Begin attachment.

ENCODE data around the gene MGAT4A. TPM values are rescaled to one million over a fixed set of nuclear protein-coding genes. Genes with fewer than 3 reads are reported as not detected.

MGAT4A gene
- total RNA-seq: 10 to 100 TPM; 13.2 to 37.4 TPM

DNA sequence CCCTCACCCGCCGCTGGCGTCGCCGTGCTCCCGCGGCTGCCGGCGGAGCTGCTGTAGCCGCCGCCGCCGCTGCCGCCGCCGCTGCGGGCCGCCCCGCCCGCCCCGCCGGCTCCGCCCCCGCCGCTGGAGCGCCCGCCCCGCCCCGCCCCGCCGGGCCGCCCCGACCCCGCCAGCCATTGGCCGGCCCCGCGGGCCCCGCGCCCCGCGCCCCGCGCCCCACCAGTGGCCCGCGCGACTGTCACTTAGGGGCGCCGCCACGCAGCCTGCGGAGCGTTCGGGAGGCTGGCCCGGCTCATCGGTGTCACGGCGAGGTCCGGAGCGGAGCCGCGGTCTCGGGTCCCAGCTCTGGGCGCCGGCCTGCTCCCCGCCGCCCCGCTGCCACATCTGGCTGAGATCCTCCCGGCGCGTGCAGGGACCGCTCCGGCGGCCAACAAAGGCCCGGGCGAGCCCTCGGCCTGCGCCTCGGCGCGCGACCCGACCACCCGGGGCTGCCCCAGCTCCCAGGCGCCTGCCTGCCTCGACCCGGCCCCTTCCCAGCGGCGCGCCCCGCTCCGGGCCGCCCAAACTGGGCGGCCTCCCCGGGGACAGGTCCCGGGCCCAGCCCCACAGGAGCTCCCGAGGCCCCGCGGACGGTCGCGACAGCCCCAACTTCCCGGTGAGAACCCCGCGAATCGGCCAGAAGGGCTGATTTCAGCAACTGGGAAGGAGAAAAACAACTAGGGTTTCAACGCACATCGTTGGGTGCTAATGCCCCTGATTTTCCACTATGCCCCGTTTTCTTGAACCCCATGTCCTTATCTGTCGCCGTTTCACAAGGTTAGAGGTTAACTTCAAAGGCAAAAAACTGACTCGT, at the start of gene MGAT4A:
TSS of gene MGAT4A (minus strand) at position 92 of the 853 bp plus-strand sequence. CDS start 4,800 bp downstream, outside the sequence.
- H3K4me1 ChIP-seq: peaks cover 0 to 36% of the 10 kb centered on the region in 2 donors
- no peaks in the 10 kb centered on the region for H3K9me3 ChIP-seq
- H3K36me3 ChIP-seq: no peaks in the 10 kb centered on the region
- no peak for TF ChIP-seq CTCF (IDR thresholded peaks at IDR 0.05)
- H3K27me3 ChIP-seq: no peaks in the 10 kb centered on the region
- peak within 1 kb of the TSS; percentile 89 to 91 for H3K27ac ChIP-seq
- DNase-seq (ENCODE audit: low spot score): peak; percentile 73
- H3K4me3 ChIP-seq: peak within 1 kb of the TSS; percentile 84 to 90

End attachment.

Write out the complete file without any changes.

ENCODE data around the gene MGAT4A. TPM values are rescaled to one million over a fixed set of nuclear protein-coding genes. Genes with fewer than 3 reads are reported as not detected.

MGAT4A gene
- total RNA-seq: 10 to 100 TPM; 13.2 to 37.4 TPM

DNA sequence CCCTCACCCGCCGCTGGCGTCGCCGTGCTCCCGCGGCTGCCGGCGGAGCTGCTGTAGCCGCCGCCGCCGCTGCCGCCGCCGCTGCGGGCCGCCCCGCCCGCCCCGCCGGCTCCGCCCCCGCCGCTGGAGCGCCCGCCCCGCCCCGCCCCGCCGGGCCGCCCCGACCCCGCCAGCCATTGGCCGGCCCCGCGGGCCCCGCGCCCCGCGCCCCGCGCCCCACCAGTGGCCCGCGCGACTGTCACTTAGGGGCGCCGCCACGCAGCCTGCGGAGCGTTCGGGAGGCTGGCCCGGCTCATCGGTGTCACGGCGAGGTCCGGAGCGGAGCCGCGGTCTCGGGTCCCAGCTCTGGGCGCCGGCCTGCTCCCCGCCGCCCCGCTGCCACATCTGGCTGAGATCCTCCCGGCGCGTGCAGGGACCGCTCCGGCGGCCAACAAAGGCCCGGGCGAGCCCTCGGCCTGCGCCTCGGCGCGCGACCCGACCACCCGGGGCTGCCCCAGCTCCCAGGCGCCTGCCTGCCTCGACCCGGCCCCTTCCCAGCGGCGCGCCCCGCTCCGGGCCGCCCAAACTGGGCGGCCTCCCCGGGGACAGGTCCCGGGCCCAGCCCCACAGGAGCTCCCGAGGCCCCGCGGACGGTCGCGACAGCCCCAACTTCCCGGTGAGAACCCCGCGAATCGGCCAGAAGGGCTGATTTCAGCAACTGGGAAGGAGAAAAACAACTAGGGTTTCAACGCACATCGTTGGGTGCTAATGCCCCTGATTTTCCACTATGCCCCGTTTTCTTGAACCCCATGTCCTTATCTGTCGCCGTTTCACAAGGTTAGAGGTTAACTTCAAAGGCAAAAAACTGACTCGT, at the start of gene MGAT4A:
TSS of gene MGAT4A (minus strand) at position 92 of the 853 bp plus-strand sequence. CDS start 4,800 bp downstream, outside the sequence.
- H3K4me1 ChIP-seq: peaks cover 0 to 36% of the 10 kb centered on the region in 2 donors
- no peaks in the 10 kb centered on the region for H3K9me3 ChIP-seq
- H3K36me3 ChIP-seq: no peaks in the 10 kb centered on the region
- no peak for TF ChIP-seq CTCF (IDR thresholded peaks at IDR 0.05)
- H3K27me3 ChIP-seq: no peaks in the 10 kb centered on the region
- peak within 1 kb of the TSS; percentile 89 to 91 for H3K27ac ChIP-seq
- DNase-seq (ENCODE audit: low spot score): peak; percentile 73
- H3K4me3 ChIP-seq: peak within 1 kb of the TSS; percentile 84 to 90